The “Fredonia Hollow Log Company” is on nobody’s bidders list today. The first checkbox on any owner’s credibility criteria is technical. Only businesses that can clearly demonstrate they have the people, processes, and systems to comply with the appropriate standards (think CSA and ABSA) are even considered for possible inclusion on a preferred supplier or bidders list. The second criteria investigated is safety. Low TRIF or TRIR histories (depending on which owner you ask) are an absolute must. Next on the list is capacity. Do the potential suppliers have the shop space to build the equipment? Do they have the right managers available, and what about the manpower? This is followed by the suppliers’ list of similar projects. Have they done the same type of job in similar circumstances? Of course, the financial health of the businesses is also examined. In the current market circumstances, this will often include examining debt and liquidity ratios.
Receiving well documented evidence of each of these pre-qualification criteria is critical for owners’ procurement teams. Suppliers that answer specific owner questions and can demonstrate with solid evidence that they can do the job will be invited to share further information (i.e. proposals). Suppliers that send standard business development documents instead of detailed technical manuals and audited financial statements won’t be invited to the party.
No owner, no manager, and no procurement team can ever relent on demonstrating that proper technical control has been exercised when sourcing or constructing company owned assets. To relax technical requirements is illegal. It may lead to costly rework and will open the company and its leaders to liability. If discovered, it will destroy the trust of investors and the public.
For these reasons, the level of technical due diligence has gone nowhere but up over time. Leaders within owner companies, as well as leaders within tier one supplier companies, have either been formerly mandated by their boards or self-directed as a matter of survival to demonstrate the highest technical compliance.
After successfully pre-qualifying for work, the next technical hurdle to demonstrate a supplier’s execution plan is a) compliant and b) at least as effective as, but preferably more effective than, other bidders. An effective execution plan meets the codes required for the equipment, the schedule of the project, etc.
You may think meeting technical requirements should be easy for a pre-qualified bidder. However, best procurement practices don’t dictate the award should go to just any supplier that can meet the project requirements. Best practices dictate the award should go to a supplier that can demonstrate in writing they can meet the project requirements. This doesn’t mean the bidder with the best-written proposal wins. It means that just because a company can do the work doesn’t mean they’ll be taken seriously by the owner.
An owner cannot technically disqualify a bidder that meets the specs, schedule, and other express project deliverables. Indeed, relatively few pre-qualified bidders are technically disqualified after submitting a proposal. Rather, compliant, competitively priced but poorly documented bids are simply out-competed by competitors who have invested in people, processes, and systems to insightfully answer owners’ specific questions. An example of how bidders may be differentiated technically is their project schedule. One bidder may provide a level two schedule with a) area specific equipment delivery and install dates, b) mechanical completion dates, and c) a compliant project completion date, while another bidder might include just a table with a) area specific completion dates that amount to a compliant completion date. Both bidders may be compliant, but the need to demonstrate certainty to executives means the bidder that has demonstrated a logical and stepwise schedule will receive a higher technical score.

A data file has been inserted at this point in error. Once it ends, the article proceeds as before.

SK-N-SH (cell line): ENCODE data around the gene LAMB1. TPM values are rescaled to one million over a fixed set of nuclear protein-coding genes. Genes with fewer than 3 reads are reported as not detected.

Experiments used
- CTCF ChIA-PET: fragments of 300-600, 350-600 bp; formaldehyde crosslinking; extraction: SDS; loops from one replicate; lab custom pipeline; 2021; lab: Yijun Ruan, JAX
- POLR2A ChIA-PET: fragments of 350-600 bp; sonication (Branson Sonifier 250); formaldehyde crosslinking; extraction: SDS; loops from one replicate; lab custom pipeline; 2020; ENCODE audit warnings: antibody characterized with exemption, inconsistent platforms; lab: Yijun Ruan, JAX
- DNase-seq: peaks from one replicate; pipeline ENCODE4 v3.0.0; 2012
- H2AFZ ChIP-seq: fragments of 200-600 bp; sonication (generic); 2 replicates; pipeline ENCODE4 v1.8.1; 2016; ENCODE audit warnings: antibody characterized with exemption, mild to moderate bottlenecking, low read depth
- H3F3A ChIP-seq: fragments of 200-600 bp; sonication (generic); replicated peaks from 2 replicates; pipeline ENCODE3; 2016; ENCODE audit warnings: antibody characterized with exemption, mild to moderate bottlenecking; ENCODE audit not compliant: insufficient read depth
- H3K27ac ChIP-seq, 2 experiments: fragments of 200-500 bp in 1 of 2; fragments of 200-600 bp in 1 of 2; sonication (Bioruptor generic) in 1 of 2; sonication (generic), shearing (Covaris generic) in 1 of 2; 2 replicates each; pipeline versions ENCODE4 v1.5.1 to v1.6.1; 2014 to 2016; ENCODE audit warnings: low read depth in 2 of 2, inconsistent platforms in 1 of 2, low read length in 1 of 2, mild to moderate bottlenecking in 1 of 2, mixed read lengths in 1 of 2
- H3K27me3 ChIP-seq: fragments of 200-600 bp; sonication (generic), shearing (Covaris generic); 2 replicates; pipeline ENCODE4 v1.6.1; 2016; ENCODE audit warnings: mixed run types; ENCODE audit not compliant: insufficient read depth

Best practices dictate the award should go to a supplier that can demonstrate in writing they can meet the project requirements.
As mentioned, transparent low priced bids that are guaranteed for the duration of the project (i.e. not predicated on a list of conditions at the bottom of the price table) will be prioritized for further negotiation by the owners. Best procurement practices require all prices and their various components be written down to logically demonstrate the buildup of the total proposed price. Procurement teams that use best practices need to be savvy and work with skilled technical teammates to ensure the prices included within the bids are mutually exclusive (to avoid double-dipping) and collectively exhaustive (to avoid change requests during project execution).
When using best practices, the commercially superior bidder is usually identified only after some negotiations. Commercial negotiations must be equally applied to all short-listed bidders as close to the exact same time as possible. Negotiations need to be documented and time-stamped to ensure a level playing field throughout the procurement process. Best practices allow for bid prices to be justified, challenged, and negotiated, provided no bid shopping takes place and the technical criteria remain the same for all bidders. In most cases, commercial negotiations are a form of fine tuning the prices offered by the bidder.
Price negotiations are an equal opportunity exercise. They can lead to price increases for some line items and price decreases for others. Suppliers know the actual cost of goods and services from the get go, and owners have a pretty good idea of the same. So, when owners negotiate prices, the real issue at stake is the supplier’s margin and overhead. Owners often leverage future business in exchange for lower bid prices, extended payment terms, or long term discounts like volume rebates.
If both players involved in price negotiations comply with contract law and are open to change, there is room for win-win solutions that often lead to better outcomes for both parties. Owners and suppliers that use best practices will find optimal solutions faster and at more sustainable prices than those organizations that operate ad hoc.
In the end, exhibiting transparency and establishing certainty to demonstrate the TCO of a proposal is not out of reach for any owner or supplier. Canada is a beautiful land, and the regulations that protect it and its people will not be going away. Procurement best practices are the only effective way to manage the complexities operating on the oil and gas market today. The decision to invest or not invest in people, processes, and systems needed to manage the procurement predicament will continue to be the difference between profitability versus under-performance in the good times and survival or failure in the bad times.